The CDC includes having a form of medical identification such as alert bracelets, necklaces, or wallet cards as part of a healthy travel packing list.

I believe that some may also feel safe in knowing that they have a medical ID card in their wallet as well, for added peace of mind. One should also wear a form of ID at home, just in case. For those who live alone, I understand that it may feel as though you are not in need of wearing an ID at home as you will be alone, but that could just be the very tool that can keep you alive, say you have an emergency, it could be that neighbor walking by and seeing something isn’t right that could barge in and save your life and being able to identify you have a particular medical condition that needs attention.

We each have our own busy lives that takes up so much time and mental focus away from our health, which is why wearing medical alert jewelry can protect us as we are on the move, daily. School, work, the playground, a coffeeshop, wherever you may be, ID is necessary. No matter how old the patient is, whether a child, teen, adult, or elder, wearing a medical ID all the time can protect us from the dangers of our diseases and more.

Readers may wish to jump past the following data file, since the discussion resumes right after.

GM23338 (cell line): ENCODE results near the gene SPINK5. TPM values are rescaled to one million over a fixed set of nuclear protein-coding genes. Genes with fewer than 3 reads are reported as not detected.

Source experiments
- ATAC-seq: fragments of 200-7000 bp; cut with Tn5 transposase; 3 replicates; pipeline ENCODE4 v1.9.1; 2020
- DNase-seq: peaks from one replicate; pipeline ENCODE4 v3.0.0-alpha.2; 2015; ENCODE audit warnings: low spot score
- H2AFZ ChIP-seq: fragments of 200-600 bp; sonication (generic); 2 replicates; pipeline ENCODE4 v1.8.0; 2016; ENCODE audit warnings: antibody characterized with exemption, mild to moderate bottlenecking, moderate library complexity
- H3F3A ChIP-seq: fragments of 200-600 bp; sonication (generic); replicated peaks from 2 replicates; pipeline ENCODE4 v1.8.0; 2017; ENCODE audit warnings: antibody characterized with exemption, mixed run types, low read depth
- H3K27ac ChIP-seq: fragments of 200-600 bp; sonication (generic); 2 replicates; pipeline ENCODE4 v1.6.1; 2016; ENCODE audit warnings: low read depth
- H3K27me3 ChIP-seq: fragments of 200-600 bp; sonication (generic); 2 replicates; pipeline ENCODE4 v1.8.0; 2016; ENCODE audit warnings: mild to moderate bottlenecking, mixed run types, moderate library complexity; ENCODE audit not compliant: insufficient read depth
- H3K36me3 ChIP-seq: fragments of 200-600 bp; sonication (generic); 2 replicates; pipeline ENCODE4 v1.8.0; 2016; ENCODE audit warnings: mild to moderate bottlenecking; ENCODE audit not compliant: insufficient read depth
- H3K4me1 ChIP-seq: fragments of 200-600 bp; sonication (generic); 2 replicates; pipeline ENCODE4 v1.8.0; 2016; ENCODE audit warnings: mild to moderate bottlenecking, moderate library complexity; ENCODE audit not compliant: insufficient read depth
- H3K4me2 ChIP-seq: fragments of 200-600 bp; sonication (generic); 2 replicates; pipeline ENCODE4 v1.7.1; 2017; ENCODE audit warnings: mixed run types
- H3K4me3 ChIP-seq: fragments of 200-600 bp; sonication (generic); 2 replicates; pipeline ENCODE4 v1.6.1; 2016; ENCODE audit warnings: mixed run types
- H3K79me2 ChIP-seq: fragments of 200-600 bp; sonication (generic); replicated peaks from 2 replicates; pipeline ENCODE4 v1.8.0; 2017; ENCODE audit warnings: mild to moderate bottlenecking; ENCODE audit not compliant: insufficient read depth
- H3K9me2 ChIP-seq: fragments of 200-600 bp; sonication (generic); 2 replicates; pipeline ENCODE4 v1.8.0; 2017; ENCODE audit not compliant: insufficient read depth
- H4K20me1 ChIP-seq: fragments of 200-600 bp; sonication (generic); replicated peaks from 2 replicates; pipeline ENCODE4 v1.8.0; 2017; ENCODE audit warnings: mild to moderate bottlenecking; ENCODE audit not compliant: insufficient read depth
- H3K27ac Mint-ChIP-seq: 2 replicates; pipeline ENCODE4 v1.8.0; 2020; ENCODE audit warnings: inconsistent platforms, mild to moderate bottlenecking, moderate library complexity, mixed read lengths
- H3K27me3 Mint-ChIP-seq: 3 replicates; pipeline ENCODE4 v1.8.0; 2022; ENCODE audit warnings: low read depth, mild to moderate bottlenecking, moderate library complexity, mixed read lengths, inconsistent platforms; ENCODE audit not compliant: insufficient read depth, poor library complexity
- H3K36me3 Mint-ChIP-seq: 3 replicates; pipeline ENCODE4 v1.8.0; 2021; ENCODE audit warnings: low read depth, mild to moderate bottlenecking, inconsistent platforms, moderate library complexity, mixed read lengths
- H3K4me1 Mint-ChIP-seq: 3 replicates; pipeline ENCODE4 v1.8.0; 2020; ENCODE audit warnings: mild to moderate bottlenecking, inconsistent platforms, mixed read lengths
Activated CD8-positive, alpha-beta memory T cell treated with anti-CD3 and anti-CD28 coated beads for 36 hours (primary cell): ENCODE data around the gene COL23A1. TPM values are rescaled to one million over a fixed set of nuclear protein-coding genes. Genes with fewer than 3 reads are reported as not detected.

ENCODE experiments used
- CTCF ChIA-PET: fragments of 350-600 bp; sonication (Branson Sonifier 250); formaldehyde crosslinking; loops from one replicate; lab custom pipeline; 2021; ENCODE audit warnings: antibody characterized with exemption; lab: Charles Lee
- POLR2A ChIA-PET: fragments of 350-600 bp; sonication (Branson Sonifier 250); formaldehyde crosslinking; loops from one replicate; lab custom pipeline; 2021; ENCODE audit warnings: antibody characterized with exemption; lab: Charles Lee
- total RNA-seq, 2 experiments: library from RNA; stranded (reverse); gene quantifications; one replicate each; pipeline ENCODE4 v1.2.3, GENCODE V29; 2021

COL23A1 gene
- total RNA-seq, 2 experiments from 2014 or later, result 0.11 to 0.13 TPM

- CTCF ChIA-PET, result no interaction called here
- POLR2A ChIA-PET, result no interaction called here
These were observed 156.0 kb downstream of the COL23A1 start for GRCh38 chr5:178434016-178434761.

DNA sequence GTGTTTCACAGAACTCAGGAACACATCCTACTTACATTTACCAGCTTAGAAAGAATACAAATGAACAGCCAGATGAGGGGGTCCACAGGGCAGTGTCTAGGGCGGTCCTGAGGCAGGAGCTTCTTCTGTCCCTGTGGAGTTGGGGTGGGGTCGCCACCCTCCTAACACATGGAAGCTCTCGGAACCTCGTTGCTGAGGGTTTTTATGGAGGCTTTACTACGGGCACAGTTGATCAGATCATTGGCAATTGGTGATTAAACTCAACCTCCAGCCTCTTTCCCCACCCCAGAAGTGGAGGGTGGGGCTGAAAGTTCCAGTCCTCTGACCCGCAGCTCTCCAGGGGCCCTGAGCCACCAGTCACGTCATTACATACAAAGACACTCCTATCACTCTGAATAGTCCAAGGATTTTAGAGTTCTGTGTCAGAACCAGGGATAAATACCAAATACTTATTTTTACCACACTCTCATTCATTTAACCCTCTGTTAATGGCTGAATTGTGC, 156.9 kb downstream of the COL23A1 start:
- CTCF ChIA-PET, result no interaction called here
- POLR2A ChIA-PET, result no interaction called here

Live well,

David

To End The Weekend In A Perfect Way

The human body is an incredible thing. Yes, it can fall apart and let you down, but it also holds amazing minds that dream up things like insulin and glucose pills that can save someone’s life and help you work around the parts of your body that can’t keep up anymore.

Weight isn’t everything — health is. I grew up battling an eating disorder and now that my focus is on health, and not weight, I feel much more connected to my body. It’s like meeting an old friend I haven’t talked to in a long time (and we have a lot to catch up on). Having to count, track and balance every bit of food or drink that goes in my body is definitely a trigger for me, but I’m getting to know what food makes my body healthy now.

It’s okay to be sad and let go.